July 5, 2013
IN THE MATTER OF THE STATE OF NEW YORK, PETITIONER-RESPONDENT,
HERSCHEL ADKISON, RESPONDENT-APPELLANT.
Appeal from an order of the Supreme Court, Steuben County (Marianne Furfure, A.J.), entered September 22, 2011 in a proceeding pursuant to Mental Hygiene Law article 10. The order committed respondent to a secure treatment facility.
EMMETT J. CREAHAN, DIRECTOR, MENTAL HYGIENE LEGAL SERVICE, ROCHESTER (LISA L. PAINE OF COUNSEL), FOR RESPONDENT-APPELLANT.
ERIC T. SCHNEIDERMAN, ATTORNEY GENERAL, ALBANY (MICHAEL CONNOLLY OF COUNSEL), FOR PETITIONER-RESPONDENT.
PRESENT: SMITH, J.P., FAHEY, CARNI, VALENTINO, AND WHALEN, JJ.
It is hereby ORDERED that the order so appealed from is unanimously affirmed without costs.
Memorandum: Respondent appeals from an order pursuant to Mental Hygiene Law article 10 determining, following a jury trial, that he is a detained sex offender who has a mental abnormality and determining, after a dispositional hearing, that he is a dangerous sex offender requiring confinement in a secure treatment facility. Respondent contends that Supreme Court abused its discretion in denying his application for a mistrial because the court improperly curtailed voir dire resulting in the impanelment of juror No. 7, who made negative comments with respect to respondent during trial, and because those comments negatively influenced other jurors. We reject those contentions (see generally People v Matt, 78 A.D.3d 1616, 1617, lv denied 15 N.Y.3d 954). We note at the outset that, "[a]lthough this Mental Hygiene Law article 10 proceeding is civil in nature and primarily governed by CPLR article 41" (Matter of State of New York v Muench, 85 A.D.3d 1581, 1581; see Mental Hygiene Law § 10.07 [b]), the Criminal Procedure Law governs the procedure for voir dire and the discharge of a juror (see Mental Hygiene Law § 10.07 [b]; CPL 270.15, 270.35 ). CPL 270.35 (1) provides in relevant part that the court must discharge a juror where he or she "has engaged in misconduct of a substantial nature, but not warranting the declaration of a mistrial." Here, respondent's contention that the court erred in denying his motion for a mistrial is based upon his assertion that he was denied a fair trial by the court's improper curtailment of voir dire and determination to discharge juror No. 7 rather than grant a mistrial, i.e., those acts governed by the Criminal Procedure Law. We therefore conclude that, in this case, CPL 280.10 (1) should likewise govern the standard to be used when determining whether a mistrial is warranted. That statute provides that the court must declare a mistrial if, "upon motion of the [respondent], ... there occurs during the trial an error or legal defect in the proceedings, or conduct inside or outside the courtroom, which is prejudicial to the [respondent] and deprives him [or her] of a fair trial" (id.).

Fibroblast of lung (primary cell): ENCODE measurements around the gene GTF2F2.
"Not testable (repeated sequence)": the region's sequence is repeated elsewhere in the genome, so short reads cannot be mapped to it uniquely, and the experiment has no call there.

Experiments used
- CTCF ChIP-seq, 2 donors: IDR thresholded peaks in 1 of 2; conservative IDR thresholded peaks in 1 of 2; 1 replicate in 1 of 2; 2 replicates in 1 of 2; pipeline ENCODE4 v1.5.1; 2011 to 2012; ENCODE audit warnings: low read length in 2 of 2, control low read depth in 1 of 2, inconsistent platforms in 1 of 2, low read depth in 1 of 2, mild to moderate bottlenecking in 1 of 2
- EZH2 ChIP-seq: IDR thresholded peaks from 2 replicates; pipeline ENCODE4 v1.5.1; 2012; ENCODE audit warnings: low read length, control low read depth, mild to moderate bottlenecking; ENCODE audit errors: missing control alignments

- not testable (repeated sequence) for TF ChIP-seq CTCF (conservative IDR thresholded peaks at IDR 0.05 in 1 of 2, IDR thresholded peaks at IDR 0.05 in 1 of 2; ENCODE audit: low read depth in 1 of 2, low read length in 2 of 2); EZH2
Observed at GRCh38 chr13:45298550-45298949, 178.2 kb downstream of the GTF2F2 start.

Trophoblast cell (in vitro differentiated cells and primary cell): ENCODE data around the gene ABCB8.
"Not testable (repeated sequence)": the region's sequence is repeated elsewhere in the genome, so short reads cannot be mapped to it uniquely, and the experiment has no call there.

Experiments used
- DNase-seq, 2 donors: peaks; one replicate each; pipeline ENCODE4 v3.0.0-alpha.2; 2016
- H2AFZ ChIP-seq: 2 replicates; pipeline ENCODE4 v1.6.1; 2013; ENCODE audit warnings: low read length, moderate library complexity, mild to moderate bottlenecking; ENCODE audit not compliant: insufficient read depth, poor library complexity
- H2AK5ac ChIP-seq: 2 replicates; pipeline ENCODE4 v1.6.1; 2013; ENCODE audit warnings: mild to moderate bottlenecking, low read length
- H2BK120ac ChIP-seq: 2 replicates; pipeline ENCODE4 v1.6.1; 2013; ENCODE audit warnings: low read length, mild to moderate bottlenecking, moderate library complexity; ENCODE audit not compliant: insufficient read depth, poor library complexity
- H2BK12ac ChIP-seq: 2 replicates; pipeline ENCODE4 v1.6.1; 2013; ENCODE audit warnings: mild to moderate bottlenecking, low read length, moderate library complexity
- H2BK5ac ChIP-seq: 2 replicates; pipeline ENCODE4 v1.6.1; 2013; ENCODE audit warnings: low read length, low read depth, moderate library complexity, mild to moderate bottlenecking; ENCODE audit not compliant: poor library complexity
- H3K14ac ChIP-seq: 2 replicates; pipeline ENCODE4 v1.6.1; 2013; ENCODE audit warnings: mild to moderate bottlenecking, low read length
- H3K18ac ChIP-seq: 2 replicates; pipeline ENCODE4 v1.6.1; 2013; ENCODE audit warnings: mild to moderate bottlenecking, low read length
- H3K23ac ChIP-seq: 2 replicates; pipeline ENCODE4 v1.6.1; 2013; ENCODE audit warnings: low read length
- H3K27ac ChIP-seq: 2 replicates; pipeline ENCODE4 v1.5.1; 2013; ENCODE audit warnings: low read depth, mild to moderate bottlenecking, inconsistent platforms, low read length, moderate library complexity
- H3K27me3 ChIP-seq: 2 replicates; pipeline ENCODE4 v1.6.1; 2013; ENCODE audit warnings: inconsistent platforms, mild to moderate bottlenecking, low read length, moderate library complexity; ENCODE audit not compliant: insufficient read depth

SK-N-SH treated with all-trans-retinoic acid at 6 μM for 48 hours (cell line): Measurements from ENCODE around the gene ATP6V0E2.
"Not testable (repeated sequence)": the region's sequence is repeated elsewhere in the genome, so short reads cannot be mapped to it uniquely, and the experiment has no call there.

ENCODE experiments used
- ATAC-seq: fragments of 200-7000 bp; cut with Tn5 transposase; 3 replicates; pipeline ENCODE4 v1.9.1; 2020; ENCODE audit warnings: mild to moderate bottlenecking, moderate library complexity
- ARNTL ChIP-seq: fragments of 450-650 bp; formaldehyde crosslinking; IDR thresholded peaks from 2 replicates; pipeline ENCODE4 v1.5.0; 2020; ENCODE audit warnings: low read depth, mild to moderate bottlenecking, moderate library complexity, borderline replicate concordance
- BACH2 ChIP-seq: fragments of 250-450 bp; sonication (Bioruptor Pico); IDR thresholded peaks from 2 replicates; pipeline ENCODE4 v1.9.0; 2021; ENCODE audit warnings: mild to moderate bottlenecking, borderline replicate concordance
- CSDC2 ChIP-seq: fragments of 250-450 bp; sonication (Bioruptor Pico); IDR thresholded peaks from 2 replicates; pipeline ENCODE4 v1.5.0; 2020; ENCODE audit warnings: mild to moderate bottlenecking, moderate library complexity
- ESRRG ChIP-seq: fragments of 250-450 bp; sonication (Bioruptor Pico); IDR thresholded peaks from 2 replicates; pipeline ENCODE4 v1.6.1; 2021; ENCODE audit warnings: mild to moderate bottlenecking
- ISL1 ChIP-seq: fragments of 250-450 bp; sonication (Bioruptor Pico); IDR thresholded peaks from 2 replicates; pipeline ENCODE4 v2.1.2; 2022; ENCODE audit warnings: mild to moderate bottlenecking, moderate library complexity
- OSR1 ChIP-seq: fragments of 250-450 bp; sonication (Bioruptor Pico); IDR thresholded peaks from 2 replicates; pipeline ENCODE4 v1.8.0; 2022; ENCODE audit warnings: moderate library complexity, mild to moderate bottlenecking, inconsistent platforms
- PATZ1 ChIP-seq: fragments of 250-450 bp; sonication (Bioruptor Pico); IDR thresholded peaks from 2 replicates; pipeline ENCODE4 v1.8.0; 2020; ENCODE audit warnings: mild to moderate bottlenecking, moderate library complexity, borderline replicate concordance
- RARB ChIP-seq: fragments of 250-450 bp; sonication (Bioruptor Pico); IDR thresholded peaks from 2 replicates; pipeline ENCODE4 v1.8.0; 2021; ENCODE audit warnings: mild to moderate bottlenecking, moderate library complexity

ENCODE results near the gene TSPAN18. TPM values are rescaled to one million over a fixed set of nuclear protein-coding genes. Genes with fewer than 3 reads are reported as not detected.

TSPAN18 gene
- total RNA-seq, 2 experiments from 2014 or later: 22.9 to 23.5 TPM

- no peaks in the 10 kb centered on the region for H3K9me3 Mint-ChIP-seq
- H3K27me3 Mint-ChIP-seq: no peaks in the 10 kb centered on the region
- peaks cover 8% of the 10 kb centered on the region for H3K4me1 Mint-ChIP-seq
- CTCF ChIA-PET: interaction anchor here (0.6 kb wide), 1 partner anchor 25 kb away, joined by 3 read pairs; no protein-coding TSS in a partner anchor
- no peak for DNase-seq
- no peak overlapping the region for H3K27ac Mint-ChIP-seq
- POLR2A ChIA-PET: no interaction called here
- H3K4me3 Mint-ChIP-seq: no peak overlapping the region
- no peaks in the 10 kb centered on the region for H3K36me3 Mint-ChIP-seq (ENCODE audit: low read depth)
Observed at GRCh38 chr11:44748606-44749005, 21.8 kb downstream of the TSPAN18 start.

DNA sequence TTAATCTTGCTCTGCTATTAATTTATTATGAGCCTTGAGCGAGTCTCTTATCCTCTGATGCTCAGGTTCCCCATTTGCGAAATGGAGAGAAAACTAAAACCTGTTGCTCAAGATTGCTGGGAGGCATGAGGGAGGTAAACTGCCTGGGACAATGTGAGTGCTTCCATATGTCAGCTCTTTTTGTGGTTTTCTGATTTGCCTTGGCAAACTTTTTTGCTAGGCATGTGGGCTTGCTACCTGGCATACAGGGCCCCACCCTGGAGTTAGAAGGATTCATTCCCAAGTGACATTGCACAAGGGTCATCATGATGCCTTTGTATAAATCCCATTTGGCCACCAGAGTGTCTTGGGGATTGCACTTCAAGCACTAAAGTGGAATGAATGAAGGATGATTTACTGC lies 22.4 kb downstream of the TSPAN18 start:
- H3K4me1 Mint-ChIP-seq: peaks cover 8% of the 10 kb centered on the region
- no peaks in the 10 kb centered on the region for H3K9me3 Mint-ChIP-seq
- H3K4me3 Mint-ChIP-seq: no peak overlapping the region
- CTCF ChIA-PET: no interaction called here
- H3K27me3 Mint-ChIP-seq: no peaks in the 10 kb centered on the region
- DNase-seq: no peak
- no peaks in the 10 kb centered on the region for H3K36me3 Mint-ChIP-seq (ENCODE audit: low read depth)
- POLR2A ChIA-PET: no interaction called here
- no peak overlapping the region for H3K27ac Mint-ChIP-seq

With respect to respondent's contention concerning voir dire, we note that the court is vested with "broad discretion to control and restrict the scope of the [voir dire] examination" (People v Boulware, 29 N.Y.2d 135, 140, rearg denied 29 N.Y.2d 670, 749, cert denied 405 U.S. 995). The record here establishes that the court did not abuse that discretion, and thus the court did not err in denying respondent's motion for a mistrial on that ground. Respondent's contention that a mistrial was warranted because the jurors remaining after juror No. 7 was discharged were so tainted by the negative comments of juror No. 7 is also without merit (see People v Chatt, 77 A.D.3d 1285, 1286, lv denied 17 N.Y.3d 793; People v Bassett, 55 A.D.3d 1434, 1435, lv denied 11 N.Y.3d 922). The court questioned each remaining juror individually and all of those jurors unequivocally expressed that they could continue to be fair and impartial. We conclude that the court's procedures were " sufficient to protect [respondent's] right to a fair trial' " (Bassett, 55 A.D.3d at 1435). Additionally, any failure on the part of the remaining jurors to "report [the negative statements of juror No. 7] did not amount to substantial misconduct" (Chatt, 77 A.D.3d at 1286).
Respondent's further contention that he was denied due process and a fair trial because the court conducted its inquiry and subsequent discharge of juror No. 7 outside of respondent's presence is without merit. Respondent had no right to be present while the court conducted an inquiry of juror No. 7 to determine whether that juror should be discharged pursuant to CPL 270.35 (see People v Luchey, 221 A.D.2d 936, 936, lv denied 87 N.Y.2d 1021, reconsideration denied 88 N.Y.2d 988).
Finally, we reject respondent's contention that petitioner failed to prove by clear and convincing evidence that he had a mental abnormality and that he was a dangerous sex offender requiring confinement. The expert testimony submitted at trial by petitioner constituted clear and convincing evidence that respondent was a "detained sex offender who suffers from a mental abnormality" (Mental Hygiene Law § 10.07 [d]). Additionally, the jury's verdict that respondent suffers from a mental abnormality "is entitled to great deference based on the jury's opportunity to evaluate the weight and credibility of conflicting expert testimony" (Matter of the State of New York v Chrisman, 75 A.D.3d 1057, 1058). We conclude based upon the record that petitioner also proved by clear and convincing evidence that respondent was a dangerous sex offender requiring confinement, and the court did not err in crediting petitioner's expert testimony over respondent's expert testimony (see Matter of State of New York v Harland, 94 A.D.3d 1558, 1559, lv denied 19 N.Y.3d 801).